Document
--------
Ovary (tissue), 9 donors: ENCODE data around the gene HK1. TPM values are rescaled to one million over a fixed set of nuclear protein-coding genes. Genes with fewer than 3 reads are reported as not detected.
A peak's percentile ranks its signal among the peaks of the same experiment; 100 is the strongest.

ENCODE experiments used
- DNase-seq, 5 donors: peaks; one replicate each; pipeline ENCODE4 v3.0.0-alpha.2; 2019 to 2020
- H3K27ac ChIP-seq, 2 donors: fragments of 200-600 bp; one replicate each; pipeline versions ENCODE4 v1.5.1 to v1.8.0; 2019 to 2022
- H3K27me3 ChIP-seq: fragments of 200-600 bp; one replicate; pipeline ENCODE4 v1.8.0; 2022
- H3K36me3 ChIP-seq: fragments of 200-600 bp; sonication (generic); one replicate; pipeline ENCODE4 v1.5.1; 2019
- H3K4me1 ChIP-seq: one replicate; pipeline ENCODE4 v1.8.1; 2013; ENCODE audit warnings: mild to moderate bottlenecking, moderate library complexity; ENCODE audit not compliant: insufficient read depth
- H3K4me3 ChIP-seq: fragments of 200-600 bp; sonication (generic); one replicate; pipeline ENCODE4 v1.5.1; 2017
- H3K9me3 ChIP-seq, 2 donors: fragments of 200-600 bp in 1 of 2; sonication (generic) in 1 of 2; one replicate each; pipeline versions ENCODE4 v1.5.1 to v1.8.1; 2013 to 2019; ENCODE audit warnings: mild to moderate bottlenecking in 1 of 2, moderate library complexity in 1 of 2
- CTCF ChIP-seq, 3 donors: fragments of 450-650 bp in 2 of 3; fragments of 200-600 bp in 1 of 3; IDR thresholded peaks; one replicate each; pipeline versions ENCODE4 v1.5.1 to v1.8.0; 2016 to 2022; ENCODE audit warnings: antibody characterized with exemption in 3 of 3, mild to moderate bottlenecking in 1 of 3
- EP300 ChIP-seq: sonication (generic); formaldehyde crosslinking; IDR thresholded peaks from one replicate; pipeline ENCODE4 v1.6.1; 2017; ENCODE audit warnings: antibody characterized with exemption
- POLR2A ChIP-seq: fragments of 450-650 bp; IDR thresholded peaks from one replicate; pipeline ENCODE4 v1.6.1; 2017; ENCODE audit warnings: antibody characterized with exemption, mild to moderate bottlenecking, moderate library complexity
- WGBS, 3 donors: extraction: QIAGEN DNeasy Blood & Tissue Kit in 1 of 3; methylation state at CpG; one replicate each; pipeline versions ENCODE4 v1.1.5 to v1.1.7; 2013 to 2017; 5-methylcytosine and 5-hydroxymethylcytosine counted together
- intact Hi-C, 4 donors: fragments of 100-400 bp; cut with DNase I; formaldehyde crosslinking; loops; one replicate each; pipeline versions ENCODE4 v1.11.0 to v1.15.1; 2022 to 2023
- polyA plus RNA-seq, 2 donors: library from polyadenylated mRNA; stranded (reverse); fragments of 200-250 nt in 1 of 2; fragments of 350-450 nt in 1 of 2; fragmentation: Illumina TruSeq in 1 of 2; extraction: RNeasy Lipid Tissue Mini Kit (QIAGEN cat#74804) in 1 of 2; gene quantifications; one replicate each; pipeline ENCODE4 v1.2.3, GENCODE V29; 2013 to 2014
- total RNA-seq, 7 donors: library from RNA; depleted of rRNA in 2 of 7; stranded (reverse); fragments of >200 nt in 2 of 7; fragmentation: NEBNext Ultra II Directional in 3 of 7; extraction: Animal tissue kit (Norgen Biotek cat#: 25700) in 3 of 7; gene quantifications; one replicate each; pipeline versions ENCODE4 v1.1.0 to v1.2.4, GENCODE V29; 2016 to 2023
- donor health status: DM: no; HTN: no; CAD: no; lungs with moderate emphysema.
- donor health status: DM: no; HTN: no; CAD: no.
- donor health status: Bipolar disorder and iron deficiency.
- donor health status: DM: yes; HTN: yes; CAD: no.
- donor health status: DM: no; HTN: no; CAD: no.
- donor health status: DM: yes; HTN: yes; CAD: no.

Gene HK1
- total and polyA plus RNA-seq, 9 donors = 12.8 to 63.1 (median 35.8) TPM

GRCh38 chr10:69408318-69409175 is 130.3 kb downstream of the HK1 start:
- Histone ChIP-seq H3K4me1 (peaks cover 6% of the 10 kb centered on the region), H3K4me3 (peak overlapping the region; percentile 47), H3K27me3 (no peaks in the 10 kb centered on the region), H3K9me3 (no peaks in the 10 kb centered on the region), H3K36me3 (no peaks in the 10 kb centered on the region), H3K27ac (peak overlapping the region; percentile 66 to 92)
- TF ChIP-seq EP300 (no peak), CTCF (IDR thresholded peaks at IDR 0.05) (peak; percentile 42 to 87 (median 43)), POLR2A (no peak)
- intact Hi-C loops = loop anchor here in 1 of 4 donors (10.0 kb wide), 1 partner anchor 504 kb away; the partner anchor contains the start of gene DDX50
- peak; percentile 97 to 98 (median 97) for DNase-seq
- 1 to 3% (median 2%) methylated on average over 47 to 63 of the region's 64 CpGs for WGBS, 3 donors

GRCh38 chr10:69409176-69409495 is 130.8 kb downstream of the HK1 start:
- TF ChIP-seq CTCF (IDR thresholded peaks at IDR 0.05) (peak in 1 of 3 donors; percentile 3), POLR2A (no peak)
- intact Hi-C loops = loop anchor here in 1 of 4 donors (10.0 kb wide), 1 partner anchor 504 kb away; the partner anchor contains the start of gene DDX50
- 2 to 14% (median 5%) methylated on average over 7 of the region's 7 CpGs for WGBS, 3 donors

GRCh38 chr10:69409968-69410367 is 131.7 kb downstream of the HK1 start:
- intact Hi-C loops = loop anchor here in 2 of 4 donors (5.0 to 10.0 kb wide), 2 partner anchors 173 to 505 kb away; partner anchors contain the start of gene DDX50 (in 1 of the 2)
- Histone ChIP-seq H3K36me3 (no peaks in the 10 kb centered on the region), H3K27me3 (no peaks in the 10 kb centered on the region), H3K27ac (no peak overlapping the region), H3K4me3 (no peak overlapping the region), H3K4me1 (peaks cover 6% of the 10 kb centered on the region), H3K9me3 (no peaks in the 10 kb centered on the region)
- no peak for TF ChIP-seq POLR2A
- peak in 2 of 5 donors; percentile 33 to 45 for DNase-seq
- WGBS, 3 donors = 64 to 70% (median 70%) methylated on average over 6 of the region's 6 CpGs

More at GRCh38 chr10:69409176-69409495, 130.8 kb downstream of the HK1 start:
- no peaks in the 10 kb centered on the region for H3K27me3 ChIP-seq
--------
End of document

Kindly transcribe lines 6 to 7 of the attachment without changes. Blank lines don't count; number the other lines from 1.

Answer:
- H3K27me3 ChIP-seq: fragments of 200-600 bp; one replicate; pipeline ENCODE4 v1.8.0; 2022
- H3K36me3 ChIP-seq: fragments of 200-600 bp; sonication (generic); one replicate; pipeline ENCODE4 v1.5.1; 2019